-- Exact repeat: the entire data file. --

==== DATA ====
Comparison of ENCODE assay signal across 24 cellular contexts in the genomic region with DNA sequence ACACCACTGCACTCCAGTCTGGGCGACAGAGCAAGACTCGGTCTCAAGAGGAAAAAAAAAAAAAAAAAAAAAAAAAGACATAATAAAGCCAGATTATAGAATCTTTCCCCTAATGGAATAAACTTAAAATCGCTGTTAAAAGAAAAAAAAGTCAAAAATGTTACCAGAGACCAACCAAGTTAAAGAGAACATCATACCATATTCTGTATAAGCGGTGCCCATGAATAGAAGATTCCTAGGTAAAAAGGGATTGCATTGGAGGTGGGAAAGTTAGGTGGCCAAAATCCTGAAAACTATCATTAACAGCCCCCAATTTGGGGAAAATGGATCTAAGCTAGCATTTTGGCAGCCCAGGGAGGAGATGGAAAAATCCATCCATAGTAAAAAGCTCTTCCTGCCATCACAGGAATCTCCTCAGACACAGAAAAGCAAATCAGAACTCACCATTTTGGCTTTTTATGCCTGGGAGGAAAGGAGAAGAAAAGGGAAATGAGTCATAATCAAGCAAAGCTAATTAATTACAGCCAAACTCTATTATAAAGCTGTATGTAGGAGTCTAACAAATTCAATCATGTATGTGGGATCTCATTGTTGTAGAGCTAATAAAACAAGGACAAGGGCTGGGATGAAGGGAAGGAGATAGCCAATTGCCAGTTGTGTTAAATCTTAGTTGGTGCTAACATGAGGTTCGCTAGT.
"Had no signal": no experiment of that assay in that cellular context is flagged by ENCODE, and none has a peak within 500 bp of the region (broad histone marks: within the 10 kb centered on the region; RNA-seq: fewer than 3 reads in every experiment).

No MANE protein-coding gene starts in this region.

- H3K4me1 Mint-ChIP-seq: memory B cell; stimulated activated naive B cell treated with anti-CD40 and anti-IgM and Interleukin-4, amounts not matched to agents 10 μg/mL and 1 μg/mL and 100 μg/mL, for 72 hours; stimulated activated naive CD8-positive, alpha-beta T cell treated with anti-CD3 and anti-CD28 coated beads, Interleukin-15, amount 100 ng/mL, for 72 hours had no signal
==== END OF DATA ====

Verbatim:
Comparison of ENCODE assay signal across 24 cellular contexts in the genomic region with DNA sequence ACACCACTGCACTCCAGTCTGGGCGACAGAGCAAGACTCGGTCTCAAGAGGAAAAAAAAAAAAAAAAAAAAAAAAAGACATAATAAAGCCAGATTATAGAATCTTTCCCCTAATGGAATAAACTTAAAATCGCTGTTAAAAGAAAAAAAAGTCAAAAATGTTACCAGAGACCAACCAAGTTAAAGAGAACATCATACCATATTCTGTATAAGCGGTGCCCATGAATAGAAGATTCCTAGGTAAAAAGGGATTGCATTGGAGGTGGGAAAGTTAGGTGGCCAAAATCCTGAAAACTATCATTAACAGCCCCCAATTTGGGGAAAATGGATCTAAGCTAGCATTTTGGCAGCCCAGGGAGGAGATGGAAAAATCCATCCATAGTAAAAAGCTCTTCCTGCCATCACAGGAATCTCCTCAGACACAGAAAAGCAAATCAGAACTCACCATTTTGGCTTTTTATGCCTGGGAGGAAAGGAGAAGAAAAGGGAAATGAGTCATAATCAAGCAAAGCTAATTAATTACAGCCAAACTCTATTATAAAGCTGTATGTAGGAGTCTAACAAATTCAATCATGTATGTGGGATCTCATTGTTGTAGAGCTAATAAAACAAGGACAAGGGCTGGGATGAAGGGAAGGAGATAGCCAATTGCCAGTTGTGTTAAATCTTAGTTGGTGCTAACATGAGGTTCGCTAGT.
"Had no signal": no experiment of that assay in that cellular context is flagged by ENCODE, and none has a peak within 500 bp of the region (broad histone marks: within the 10 kb centered on the region; RNA-seq: fewer than 3 reads in every experiment).

No MANE protein-coding gene starts in this region.

- H3K4me1 Mint-ChIP-seq: memory B cell; stimulated activated naive B cell treated with anti-CD40 and anti-IgM and Interleukin-4, amounts not matched to agents 10 μg/mL and 1 μg/mL and 100 μg/mL, for 72 hours; stimulated activated naive CD8-positive, alpha-beta T cell treated with anti-CD3 and anti-CD28 coated beads, Interleukin-15, amount 100 ng/mL, for 72 hours had no signal